However, the energy company said at the time that it was very difficult to project the trajectory of residential electricity and gas prices but it would continue to keep rates under review.

Minister for Enterprise, Trade and Employment Simon Coveney said household customers would rightly be questioning that approach by Electric Ireland.

“I think many households listening to that story yesterday on the radio will be asking themselves the question why isn’t that applying to my bill? And I think that is that is a fair question to answer,” he said on Morning Ireland after the announcement in March.

World oil demand adjusted lower in 2023, and the price never quite returned to the peaks seen in early 2022.

Weak economic data from Germany, Europe’s biggest economy, and China, the world’s biggest oil importer, also weighed on prices.

The IEA said world oil demand will rise by 1.1 million barrels per day (bpd) in 2024, up 130,000 bpd from its previous forecast, citing an improvement in the outlook for US demand and lower oil prices.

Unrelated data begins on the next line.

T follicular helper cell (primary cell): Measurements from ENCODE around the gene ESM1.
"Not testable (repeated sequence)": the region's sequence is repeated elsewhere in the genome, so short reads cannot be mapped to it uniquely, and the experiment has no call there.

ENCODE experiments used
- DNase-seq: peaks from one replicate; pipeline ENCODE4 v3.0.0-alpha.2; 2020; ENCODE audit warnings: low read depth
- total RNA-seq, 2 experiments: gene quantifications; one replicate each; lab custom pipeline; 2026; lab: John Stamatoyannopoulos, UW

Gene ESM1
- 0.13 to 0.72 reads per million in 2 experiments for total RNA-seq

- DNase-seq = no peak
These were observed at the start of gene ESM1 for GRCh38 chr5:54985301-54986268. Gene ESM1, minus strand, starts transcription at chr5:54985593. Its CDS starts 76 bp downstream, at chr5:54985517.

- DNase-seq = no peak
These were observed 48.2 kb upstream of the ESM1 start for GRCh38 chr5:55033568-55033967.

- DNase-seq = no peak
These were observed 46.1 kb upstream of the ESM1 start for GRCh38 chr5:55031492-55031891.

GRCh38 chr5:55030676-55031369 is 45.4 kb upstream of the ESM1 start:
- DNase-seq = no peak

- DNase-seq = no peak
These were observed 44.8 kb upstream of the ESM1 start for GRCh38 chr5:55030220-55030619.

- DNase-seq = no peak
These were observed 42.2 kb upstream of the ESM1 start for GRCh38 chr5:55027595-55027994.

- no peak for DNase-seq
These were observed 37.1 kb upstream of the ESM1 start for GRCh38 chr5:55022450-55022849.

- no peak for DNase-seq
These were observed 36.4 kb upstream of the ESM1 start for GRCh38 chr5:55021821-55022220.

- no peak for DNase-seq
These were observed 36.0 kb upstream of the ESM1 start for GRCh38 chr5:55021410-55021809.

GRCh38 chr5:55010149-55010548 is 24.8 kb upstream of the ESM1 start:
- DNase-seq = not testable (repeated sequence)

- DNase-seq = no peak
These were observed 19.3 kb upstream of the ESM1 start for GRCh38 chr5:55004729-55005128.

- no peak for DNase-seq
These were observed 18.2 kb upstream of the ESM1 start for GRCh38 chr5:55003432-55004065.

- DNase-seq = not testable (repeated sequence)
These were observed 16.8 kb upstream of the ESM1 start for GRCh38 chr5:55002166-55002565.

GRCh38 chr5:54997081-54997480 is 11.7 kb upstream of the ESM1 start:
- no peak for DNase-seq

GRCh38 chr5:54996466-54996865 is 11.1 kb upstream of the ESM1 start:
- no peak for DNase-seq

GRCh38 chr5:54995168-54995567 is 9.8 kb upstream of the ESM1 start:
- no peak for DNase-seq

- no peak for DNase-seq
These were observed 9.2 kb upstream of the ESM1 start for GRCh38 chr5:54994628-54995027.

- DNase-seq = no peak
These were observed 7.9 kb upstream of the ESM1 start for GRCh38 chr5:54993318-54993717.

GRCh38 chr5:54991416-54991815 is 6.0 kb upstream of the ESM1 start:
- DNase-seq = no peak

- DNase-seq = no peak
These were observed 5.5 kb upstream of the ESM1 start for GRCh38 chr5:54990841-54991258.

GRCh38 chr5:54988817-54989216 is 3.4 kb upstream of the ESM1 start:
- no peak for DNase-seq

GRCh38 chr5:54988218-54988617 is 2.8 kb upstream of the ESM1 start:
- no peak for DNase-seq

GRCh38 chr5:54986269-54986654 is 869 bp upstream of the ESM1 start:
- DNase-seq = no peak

The 2024 estimate is less than half of the Organisation of the Petroleum Exporting Countries’ demand growth forecast of 2.25 million bpd.

The shift in global oil supply from key producers in the Middle East to the United States and other Atlantic Basin countries, are profoundly impacting global oil trade, according to the IEA.

It said the continued rise in output and slowing demand growth will complicate efforts by key producers to defend their market share and maintain elevated oil prices.

The European Commission recommended in May that all EU governments end support measures by the end of the year, saying the supports were harder to justify due to lower energy prices.

Ireland opted to ignore the recommendations and announced in July that there would be a fresh set of temporary support measures for households and businesses in October’s Budget to help with energy bills.

Taoiseach Leo Varadkar said “it’s pretty obvious” people would need help over winter with falls in wholesale electricity and gas prices not yet filtering down to household bills in Ireland.